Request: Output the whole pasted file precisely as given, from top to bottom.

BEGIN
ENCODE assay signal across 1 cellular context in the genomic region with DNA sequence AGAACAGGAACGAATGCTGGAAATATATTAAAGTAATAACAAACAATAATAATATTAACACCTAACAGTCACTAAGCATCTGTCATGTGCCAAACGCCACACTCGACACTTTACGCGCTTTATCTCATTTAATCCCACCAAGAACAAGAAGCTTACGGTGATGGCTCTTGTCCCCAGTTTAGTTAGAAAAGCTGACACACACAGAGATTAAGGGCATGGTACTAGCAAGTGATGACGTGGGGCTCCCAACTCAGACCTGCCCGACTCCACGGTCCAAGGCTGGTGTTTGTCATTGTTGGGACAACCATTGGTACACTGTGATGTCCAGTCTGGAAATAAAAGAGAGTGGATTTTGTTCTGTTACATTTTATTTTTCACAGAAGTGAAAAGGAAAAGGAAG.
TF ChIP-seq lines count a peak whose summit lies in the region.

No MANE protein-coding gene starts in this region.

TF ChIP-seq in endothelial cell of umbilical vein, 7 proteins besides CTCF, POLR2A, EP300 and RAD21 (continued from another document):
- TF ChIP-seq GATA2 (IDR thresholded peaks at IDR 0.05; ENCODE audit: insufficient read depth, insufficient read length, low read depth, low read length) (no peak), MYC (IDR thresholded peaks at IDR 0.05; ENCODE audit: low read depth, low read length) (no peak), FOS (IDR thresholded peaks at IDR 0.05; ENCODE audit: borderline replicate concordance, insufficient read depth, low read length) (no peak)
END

ENCODE assay signal across 1 cellular context in the genomic region with DNA sequence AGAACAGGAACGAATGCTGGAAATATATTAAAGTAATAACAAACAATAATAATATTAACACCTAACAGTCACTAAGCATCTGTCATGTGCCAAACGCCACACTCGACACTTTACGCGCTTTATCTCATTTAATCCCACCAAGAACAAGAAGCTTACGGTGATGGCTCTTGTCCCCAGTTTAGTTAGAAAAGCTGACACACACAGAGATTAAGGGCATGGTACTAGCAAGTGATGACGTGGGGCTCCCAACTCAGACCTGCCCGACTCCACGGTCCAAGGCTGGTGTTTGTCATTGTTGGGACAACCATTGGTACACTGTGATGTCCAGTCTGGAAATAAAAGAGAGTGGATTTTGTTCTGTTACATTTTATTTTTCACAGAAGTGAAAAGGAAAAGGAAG.
TF ChIP-seq lines count a peak whose summit lies in the region.

No MANE protein-coding gene starts in this region.

TF ChIP-seq in endothelial cell of umbilical vein, 7 proteins besides CTCF, POLR2A, EP300 and RAD21 (continued from another document):
- TF ChIP-seq GATA2 (IDR thresholded peaks at IDR 0.05; ENCODE audit: insufficient read depth, insufficient read length, low read depth, low read length) (no peak), MYC (IDR thresholded peaks at IDR 0.05; ENCODE audit: low read depth, low read length) (no peak), FOS (IDR thresholded peaks at IDR 0.05; ENCODE audit: borderline replicate concordance, insufficient read depth, low read length) (no peak)